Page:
December is Nutcracker time, and Texas Ballet Theater brings its big, plush production to Bass Performance Hall on Friday for a two-week run. Ballet Frontier presented a less ambitious but satisfying account of the popular holiday work just after Thanksgiving in Will Rogers Auditorium. On the downside, Metropolitan Classical Ballet’s demise means that the company’s engaging Bolshoi-flavored Nutcracker won’t be seen.

STAGEFresh from a two-week run in Dallas, TBT will give the last performances of its current version of the Tchaikovsky classic here in Fort Worth. Next season, a new production, promising even more sumptuous sets and costumes, will make its debut. Company director Ben Stevenson has new ideas to bring to the show, and the project sounds like it will be a shot in the arm for the company.

Fans might miss the look and feel of the present incarnation: the brilliant staging of the first-act party scene, teeming with guests in a kaleidoscope of mini-dramas, and the beauty of the snow scene and its snow-shower finale that extends out over the audience. The brilliant character dances in the second act will also be hard to beat. Let’s hope the new production lives up to this experience.


But the strength of any company is the quality of the dancers, and over the last 10 years, Stevenson and his staff have cultivated a corps of young talent that is first rate. Certainly, Carolyn Judson and Lucas Priolo were prime examples in Dallas, dancing the Sugar Plum Fairy and her Cavalier on opening night. Judson has come into her own this season, offering an impressive Giselle earlier on and now a memorable Sugar Plum. In the final pas de deux, she was totally secure, her slow- motion turns on pointe took your breath away, not a bobble or glitch marring the sequences. Russian snap and crackle gave way to Royal Ballet finesse and elegance plus wonderful sensitivity to the musical line. Judson had great support from Priolo, whose strength and polish now are in a class of their own. His solos command the stage with heroic sweep, and his partnering makes everything look easy.

The radiant Leticia Oliveira danced the Snow Queen with her unique blend of strength and lyricism in Dallas. She will be the Sugar Plum Fairy on opening night in Fort Worth, dancing with Eddy Tovar, her handsome partner in last season’s Don Quixote. Judson will dance the Snow Queen. The program will be danced to taped music.

TBT ends its holiday performances with a new edition of Nutty Nutcracker, Stevenson’s crazy/funny lampoon of the ballet and current events in one performance only, Friday, Dec. 23, in Bass Hall.

Ballet Frontier, the performing wing of Fort Worth Ballet Center, is a smaller operation but puts together ambitious programs throughout the year at W.E. Scott Theatre in Fort Worth Community Arts Center. For Ballet Frontier’s Nutcracker, company director Chung-lin Tseng and wife Enrica Tseng, both former TBT dancers, had assembled good-looking scenery, handsome costumes, and well-rehearsed dancers; the 12 corps members for the Waltz of the Flowers (an innocuous name for a stirring bit of music) were admirably in sync. Guest dancers Marina Goshko and Andrey Prikhodko from the erstwhile MCB danced the Sugar Plum Fairy and Cavalier duet, and the enthusiastic youngsters in the audience cheered the powerhouse performance.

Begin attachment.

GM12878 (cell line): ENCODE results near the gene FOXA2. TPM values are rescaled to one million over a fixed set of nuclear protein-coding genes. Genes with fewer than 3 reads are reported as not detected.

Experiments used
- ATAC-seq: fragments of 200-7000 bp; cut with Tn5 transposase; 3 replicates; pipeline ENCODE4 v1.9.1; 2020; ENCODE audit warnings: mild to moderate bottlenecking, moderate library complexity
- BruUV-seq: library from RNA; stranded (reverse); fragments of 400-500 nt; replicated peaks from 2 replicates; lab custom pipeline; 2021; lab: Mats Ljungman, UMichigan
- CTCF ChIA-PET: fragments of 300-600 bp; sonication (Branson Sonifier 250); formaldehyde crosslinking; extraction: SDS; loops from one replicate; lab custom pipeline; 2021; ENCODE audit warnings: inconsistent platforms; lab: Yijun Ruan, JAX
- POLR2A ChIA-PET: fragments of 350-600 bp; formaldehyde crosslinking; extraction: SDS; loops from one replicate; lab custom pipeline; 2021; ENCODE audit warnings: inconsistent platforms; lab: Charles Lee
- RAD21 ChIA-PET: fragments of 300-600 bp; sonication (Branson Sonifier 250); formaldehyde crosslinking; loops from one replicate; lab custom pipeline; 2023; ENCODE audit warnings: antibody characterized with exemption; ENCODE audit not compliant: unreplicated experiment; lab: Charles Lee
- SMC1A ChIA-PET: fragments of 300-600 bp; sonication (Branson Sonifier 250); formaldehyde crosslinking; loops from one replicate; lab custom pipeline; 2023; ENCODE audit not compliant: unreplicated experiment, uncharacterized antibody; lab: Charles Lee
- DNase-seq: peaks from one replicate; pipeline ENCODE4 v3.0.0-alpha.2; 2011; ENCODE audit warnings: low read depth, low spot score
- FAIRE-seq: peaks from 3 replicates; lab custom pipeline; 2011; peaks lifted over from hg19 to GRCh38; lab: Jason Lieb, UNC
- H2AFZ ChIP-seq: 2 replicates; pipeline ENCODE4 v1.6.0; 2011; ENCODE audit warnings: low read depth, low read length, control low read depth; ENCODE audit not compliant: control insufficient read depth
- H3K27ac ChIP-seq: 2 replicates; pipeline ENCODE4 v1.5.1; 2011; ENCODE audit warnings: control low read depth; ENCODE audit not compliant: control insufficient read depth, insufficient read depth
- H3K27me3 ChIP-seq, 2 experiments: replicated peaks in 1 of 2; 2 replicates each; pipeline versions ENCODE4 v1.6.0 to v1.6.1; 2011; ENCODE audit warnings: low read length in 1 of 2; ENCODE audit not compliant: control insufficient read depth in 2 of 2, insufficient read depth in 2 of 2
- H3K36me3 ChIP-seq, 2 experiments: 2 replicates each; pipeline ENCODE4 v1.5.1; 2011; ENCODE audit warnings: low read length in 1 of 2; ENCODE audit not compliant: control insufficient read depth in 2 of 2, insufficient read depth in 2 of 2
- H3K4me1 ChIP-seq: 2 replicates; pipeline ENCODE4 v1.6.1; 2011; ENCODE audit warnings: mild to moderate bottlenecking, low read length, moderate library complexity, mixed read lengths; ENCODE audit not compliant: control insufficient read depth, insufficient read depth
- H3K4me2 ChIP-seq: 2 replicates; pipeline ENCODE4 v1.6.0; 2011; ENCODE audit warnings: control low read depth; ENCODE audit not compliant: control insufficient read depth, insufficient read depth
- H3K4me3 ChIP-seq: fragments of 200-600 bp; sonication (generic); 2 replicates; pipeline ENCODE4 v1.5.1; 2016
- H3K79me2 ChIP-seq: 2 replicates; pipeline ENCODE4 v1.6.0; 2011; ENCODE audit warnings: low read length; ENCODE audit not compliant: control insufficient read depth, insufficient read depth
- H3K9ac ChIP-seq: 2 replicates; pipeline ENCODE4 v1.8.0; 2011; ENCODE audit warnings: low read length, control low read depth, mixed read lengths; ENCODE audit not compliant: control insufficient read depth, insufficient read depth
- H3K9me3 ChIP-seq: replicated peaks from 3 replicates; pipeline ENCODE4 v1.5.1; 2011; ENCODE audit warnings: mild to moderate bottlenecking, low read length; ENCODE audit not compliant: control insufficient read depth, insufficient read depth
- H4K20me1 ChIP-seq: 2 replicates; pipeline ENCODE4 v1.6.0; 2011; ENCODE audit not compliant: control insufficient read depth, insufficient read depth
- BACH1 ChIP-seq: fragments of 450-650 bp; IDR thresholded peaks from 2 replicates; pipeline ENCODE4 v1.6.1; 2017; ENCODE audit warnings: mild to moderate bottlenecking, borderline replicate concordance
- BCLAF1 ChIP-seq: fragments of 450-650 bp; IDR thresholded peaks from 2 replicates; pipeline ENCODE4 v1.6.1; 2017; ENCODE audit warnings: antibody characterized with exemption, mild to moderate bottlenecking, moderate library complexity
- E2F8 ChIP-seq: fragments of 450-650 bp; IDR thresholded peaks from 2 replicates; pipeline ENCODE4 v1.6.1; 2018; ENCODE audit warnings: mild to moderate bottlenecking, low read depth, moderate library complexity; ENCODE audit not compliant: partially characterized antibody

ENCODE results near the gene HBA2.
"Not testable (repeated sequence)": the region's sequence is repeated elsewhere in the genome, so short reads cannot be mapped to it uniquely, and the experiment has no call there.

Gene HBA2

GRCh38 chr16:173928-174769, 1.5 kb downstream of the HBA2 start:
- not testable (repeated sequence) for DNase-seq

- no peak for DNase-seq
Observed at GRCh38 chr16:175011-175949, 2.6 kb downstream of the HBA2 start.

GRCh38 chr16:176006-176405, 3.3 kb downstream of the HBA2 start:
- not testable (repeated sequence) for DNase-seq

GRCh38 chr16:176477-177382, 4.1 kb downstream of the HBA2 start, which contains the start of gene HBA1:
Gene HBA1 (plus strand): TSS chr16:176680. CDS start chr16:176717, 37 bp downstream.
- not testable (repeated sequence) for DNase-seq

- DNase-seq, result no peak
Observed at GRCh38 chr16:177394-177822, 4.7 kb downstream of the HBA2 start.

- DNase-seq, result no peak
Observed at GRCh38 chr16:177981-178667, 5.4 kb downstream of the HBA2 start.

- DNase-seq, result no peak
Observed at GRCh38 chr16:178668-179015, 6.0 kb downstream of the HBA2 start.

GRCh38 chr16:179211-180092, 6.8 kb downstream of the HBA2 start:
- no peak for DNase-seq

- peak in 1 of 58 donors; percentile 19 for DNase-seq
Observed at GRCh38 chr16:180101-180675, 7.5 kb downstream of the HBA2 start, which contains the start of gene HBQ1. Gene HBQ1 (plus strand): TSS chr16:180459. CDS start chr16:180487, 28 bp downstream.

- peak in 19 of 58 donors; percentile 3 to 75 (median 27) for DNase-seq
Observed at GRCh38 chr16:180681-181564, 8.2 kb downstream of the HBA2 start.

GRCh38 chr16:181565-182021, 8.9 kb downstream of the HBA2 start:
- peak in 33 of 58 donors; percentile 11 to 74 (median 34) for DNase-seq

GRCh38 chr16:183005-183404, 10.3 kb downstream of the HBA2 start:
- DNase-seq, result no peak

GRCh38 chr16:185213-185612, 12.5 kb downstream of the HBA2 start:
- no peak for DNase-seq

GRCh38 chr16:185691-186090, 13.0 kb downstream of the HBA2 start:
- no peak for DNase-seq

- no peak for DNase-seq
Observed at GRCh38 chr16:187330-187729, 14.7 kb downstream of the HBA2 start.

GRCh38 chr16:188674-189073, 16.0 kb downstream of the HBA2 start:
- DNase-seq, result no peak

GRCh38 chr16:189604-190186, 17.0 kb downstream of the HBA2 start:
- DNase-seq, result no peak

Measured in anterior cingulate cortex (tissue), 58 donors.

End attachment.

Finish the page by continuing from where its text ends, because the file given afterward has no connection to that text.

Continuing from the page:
MCB may be officially dead, but its name will appear one more time, in San Antonio next weekend, when company co-director Paul Mejia puts on a Nutcracker for Arts San Antonio under the MCB banner. In a recent phone conversation, Mejia explained that the Nutcracker performances had been on the books there for months and tickets had already been sold. “I wanted to honor the commitment,” he said. He acquired permission to use the company name and actually rented sets and some of the costumes from the board of directors, the controllers of the company’s assets. “Friends and colleagues have been wonderful in helping me get this together,” he said.

Soloists will include not only Goshko and Prikhodko but the brilliant Olga Pavlova and her husband, Yevgeni Anfinogenov, former principals with the company who haven’t been seen in Fort Worth for some time. “Chung-lin and Enrica have been generous in letting me use their studio for rehearsals,” Mejia said, “and I’m going to recommend Ballet Frontier to Arts San Antonio for next year’s Nutcracker run.”

In the meantime, Alexander Vetrov, MCB’s other artistic director, has returned to the Bolshoi Ballet in Moscow, where he was a principal dancer for years and a decorated People’s Artist. He is now a master coach and has been assigned as translator and coach to David Hallberg, the American dancer who was invited to join the Bolshoi as a principal dancer last month, the first non-Russian to have that honor since the Russian Revolution. His recent debut as Albrecht in Giselle made international headlines, and Russian President Dmitry Medvedev came on stage after a subsequent performance, of Sleeping Beauty, to personally congratulate him. (Although Hallberg completed that performance, he severely sprained his ankle and has been sidelined ever since.)

If there is any future for MCB, only Frank Hill, the head of the board and chief benefactor of the company knows, and he hasn’t returned phone calls. –– Leonard Eureka


Texas Ballet Theater’s The Nutcracker

Thru Sat, Dec 24, at Bass Performance Hall, 555 Commerce St, FW. $19-99.